Climate change is likely to have severe impacts on the overall economy. For example, NOAA projects $106 billion of property will be underwater by 2050 and the construction of new power generation could cost people up to $12 billion per year. The economic cost is already cropping up; Sean Harper, CEO of Kin Insurance pointed out that the average cost of homeowner’s insurance increased from $508 in 2000 to $1,248 in 2018.
However, the U.S. is a big country, and not every city will be impacted equally. Some cities will face major crises, while others will likely see much less severe impacts. As you might expect, coastal cities face the greatest threat in general. However, being seated hundreds or even thousands of miles from an ocean doesn’t guarantee immunity from climate change impacts.
While the sea-level rise is the biggest threat to many coastal cities, unbearable heat waves and droughts could ravage middle America, too. And, of course, increasingly frequent wildfires are a concern for the West Coast.
As we go through this gallery, we’ll take a look at both coastal cities as well as those nowhere near large bodies of water. And, indeed, the impact of climate change will be felt far and wide.
Like Harper pointed out, homeowners insurance is only increasing and when it comes to Miami, it is oftentimes the first city people think about when they think about climate change, which means housing there could see some problems.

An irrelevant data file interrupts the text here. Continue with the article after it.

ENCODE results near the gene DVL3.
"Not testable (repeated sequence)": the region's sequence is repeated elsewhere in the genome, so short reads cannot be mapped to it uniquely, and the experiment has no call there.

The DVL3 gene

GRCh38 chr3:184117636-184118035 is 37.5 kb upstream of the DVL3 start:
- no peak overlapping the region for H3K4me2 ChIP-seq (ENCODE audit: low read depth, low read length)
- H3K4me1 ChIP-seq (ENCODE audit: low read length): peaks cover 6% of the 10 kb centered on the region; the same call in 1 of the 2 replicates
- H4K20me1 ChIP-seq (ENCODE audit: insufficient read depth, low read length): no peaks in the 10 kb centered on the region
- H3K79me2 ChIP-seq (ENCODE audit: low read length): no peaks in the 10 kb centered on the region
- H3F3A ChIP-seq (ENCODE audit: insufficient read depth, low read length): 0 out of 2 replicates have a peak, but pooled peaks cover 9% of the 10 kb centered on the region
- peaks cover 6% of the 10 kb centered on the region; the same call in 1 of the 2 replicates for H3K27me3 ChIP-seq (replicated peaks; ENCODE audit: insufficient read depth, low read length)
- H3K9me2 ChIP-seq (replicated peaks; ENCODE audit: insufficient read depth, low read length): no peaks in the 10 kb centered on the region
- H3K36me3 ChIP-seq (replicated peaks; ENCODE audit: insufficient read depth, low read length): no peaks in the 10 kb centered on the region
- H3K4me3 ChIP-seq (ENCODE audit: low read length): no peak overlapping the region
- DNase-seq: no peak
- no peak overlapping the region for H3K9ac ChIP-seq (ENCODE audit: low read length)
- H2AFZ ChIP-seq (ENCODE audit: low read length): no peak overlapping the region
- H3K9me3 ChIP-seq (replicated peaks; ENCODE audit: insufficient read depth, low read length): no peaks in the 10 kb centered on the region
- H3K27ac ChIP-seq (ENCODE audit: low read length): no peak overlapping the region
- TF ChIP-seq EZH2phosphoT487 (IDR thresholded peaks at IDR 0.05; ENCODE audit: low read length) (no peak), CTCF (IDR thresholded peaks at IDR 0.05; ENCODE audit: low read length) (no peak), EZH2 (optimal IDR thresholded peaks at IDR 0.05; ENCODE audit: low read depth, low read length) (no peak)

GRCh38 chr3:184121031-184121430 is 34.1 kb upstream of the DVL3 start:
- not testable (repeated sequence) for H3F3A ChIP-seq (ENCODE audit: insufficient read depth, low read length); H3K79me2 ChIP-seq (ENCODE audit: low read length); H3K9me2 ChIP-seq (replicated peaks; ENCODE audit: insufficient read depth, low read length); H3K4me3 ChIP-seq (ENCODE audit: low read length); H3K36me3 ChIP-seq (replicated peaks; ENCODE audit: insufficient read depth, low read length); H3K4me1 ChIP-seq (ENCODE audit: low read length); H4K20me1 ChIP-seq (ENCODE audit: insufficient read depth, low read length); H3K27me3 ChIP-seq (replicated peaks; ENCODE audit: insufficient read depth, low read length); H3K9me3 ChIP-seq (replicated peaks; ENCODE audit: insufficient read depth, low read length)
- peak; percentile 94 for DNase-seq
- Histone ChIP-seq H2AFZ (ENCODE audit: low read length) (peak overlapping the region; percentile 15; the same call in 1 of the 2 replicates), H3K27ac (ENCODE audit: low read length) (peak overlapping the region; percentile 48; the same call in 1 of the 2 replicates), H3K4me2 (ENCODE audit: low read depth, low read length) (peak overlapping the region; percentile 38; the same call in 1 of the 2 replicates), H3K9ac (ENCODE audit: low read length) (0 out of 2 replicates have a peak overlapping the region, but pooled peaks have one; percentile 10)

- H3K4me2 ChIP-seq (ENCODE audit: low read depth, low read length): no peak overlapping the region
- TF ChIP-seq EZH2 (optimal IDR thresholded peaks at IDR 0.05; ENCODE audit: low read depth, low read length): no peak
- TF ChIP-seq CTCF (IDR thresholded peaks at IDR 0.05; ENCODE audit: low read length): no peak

Gimlet Media’s How to Save a Planet podcast highlighted the cognitive dissonance swirling around current and upcoming real estate projects in the city. Despite the concerns around climate change, construction is full steam ahead.
Another estimate predicts that Miami could experience sunny day flooding on as many as 100 days by 2050. However, one Weather.com report ranked cities in terms of greatest climate risk and considered factors such as sea-level rise, extreme drought and urban heat islands. That report ranked Miami No. 19 nationally.
Los Angeles has a number of risk factors when it comes to climate change. Among the problems it could soon face are rising sea levels, wildfires and higher temperatures. Thanks to higher sea levels, the area’s numerous beaches could be the first to be threatened by climate change. Los Angeles County published a report that projects some beaches could be 100% underwater by 2100. However, as the website notes, there is a lack of certainty about just how high sea levels will rise. Nevertheless, if these projections align with reality at all, the impact on both the city’s residents and their homes as well as its tourism industry could be significant.